At first, Eminem was going to make a sequel to Relapse. Upon his return, Em found himself rapping all the time, overflowing with lyrics, and he just wanted to keep going. At a certain point, though, Eminem realized that he didn’t want to continue with his Relapse direction. Em’s newfound sobriety was changing him, and he didn’t want to keep cracking the same bloodthirsty jokes — or, at least, he didn’t want to keep cracking those jokes all the time. Eventually, he ditched a lot of the music that he’d made for Relapse 2, and he decided that his next album should have a new title and a new concept. Recovery was born.

On Recovery, Eminem repeatedly bashes the album that he’d just released, as well as the one that preceded it: “Them last two albums didn’t count/ Encore I was on drugs, Relapse I was flushing them out.” On “Not Afraid,” Eminem repeatedly reassures his audience that he’s fully locked-in and that he’ll never disappoint his core again. He also says, “Let’s be honest, that last Relapse CD was ehhhh.” I agree with him, and I also think the Recovery CD is ehhhh. The two albums are just ehhhh for different reasons.

On Recovery, Eminem raps with stern-faced, humorless verbosity. Even when working with great rap producers — Just Blaze, DJ Khalil, Dr. Dre again — he flattens the tracks out into the same dead-eyed beige stompers that he’d been relying on for way too long. When he does try to joke around, the punchlines are terrible: “Girl, shake that ass like a donkey with Parkinson’s.” The rest of the time, he sounds like he’s huffing and puffing to no effect, making motivational anthems more for himself than for anyone else. But I don’t think that’s entirely true of the singles. I like some things about the singles.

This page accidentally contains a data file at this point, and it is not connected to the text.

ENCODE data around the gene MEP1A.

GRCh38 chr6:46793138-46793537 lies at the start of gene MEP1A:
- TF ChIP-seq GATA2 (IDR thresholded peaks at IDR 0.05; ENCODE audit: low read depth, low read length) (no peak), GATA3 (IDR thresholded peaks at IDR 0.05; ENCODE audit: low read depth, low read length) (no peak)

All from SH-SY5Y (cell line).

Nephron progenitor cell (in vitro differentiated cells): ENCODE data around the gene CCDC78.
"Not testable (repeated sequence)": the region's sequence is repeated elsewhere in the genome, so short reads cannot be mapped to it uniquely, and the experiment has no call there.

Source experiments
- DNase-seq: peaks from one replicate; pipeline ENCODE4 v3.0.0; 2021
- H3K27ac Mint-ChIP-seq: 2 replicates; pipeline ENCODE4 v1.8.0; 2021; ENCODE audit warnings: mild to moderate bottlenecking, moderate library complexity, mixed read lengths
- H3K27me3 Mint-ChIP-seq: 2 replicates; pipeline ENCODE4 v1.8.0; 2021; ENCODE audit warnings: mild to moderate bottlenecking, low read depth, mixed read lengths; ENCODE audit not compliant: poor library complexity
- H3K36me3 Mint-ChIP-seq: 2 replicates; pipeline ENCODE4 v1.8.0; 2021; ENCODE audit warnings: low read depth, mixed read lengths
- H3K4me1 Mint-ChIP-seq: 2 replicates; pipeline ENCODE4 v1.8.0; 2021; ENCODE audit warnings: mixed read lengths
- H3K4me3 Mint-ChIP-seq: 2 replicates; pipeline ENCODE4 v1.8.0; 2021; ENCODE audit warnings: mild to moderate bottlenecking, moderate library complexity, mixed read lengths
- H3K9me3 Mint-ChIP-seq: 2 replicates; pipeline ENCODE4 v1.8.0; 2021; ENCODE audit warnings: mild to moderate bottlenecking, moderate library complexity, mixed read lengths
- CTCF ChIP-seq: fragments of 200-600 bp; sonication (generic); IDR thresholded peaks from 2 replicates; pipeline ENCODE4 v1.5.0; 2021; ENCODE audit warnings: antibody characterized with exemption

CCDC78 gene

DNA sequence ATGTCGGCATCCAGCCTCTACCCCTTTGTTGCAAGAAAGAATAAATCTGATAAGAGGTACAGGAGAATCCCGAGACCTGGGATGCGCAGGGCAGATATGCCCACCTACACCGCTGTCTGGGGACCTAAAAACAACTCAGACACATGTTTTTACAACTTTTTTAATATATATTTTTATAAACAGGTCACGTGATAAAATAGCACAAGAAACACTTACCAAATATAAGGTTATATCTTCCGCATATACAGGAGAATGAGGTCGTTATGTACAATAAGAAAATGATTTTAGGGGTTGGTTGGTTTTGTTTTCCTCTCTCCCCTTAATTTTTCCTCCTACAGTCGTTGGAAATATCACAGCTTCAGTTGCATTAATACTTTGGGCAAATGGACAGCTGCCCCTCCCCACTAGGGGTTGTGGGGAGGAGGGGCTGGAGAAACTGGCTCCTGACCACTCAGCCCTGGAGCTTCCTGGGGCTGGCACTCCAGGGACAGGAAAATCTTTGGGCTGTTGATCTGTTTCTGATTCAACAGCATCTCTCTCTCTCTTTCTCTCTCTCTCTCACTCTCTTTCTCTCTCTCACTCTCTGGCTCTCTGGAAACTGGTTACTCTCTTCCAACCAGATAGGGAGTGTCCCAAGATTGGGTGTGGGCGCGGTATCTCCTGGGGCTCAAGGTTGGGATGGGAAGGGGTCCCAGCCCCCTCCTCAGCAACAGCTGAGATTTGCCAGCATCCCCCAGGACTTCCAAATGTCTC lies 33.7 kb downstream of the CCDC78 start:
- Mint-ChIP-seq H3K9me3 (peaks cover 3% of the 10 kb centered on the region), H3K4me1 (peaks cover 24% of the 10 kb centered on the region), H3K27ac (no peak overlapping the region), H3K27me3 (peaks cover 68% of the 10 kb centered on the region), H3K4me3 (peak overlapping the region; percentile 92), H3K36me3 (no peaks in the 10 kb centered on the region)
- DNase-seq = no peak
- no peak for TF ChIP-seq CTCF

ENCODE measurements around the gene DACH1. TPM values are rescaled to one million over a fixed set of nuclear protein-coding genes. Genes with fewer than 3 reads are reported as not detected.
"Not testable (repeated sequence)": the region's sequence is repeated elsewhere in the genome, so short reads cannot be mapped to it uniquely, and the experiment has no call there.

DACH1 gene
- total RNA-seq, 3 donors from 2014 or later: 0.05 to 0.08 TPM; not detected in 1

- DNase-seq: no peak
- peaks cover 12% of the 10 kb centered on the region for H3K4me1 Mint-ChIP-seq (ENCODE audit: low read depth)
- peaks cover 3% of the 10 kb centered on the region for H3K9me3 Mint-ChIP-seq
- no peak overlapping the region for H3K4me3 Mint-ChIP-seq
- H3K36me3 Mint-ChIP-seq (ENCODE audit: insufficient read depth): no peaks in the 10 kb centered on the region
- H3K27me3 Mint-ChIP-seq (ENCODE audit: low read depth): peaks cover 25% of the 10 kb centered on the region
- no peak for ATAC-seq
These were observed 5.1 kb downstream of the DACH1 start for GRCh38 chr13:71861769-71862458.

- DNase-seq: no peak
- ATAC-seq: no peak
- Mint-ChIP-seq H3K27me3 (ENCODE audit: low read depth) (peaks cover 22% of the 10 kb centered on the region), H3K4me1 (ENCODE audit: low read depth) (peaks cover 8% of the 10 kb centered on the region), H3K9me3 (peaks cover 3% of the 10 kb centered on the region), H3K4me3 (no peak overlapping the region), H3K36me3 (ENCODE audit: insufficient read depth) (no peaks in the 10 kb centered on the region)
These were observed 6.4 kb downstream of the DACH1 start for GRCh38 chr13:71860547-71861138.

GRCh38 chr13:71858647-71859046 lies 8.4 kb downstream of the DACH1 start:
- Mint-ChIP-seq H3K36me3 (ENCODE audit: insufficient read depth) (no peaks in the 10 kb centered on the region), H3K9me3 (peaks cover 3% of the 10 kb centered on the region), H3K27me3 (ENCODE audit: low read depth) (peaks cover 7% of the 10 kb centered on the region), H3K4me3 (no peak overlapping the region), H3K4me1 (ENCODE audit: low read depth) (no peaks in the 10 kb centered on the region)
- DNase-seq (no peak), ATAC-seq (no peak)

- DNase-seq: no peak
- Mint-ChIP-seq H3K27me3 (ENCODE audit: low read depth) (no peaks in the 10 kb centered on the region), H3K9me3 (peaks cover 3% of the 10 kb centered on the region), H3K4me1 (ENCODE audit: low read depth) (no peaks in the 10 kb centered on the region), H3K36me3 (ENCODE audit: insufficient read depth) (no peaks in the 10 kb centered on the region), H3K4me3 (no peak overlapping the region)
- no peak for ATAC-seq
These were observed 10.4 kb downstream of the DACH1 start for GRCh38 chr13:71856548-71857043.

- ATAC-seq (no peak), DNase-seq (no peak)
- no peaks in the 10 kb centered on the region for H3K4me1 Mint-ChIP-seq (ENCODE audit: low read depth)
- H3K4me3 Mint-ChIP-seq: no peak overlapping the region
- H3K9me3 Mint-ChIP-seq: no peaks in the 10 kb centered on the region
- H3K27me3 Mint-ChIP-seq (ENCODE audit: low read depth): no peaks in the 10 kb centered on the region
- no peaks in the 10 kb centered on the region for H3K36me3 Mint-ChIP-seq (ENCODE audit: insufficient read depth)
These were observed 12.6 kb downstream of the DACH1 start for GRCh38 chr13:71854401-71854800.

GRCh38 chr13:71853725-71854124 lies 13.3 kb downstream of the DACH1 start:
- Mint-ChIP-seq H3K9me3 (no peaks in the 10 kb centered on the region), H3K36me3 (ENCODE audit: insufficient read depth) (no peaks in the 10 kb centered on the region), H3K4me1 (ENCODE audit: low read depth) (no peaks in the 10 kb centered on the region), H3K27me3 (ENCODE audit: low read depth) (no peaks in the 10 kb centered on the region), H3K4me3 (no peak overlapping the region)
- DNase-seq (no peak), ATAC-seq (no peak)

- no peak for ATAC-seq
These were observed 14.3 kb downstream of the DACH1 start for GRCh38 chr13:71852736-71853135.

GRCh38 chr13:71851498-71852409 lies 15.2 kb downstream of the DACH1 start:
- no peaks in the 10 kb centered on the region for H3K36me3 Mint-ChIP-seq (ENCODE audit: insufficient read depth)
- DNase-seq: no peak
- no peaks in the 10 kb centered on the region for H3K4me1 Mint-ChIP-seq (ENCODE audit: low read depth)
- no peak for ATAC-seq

“Not Afraid” started off as a beat from the Jamaican-born, Toronto based beatmaker Boi-1da. As a teenager, Boi-1da got his start by producing a couple of tracks from Room For Improvement, the 2006 debut mixtape from local rap phenom Drake. At the time, Drake was still playing teenage shooting victim Jimmy Brooks on Degrassi: The Next Generation. Nobody had Drake pegged as a future rap star, except perhaps Drake himself. For the next few years, Boi-1da produced tracks for Toronto rapper Kardinal Offishall and for American stars like G-Unit and Lil Wayne. When Drake joined Wayne’s Young Money crew, Boi-1da kept working with him, and he produced “Best I Ever Had,” the mixtape track that became Drake’s big breakout. (“Best I Ever Had” peaked at #2. It’s a 7. Drake will appear in this column many times.)

In 2009, while Drake’s popularity was surging, he spearheaded a posse cut for the soundtrack of LeBron James’ documentary More Than A Game. Boi-1da had originally sold the “Forever” beat to Kardinal Offishall, and Kardi had recorded a song over that beat. But it didn’t make the cut for Kardi’s album, so Boi-1da gave the beat to Drake instead. Drake assembled an all-star lineup for the track, with Lil Wayne, Kanye West, and Eminem all joining him. “Forever” became inescapable, thanks to Drake’s uglier-than-hell CGI Sprite commercial, and it peaked at #8. (It’s a 6.)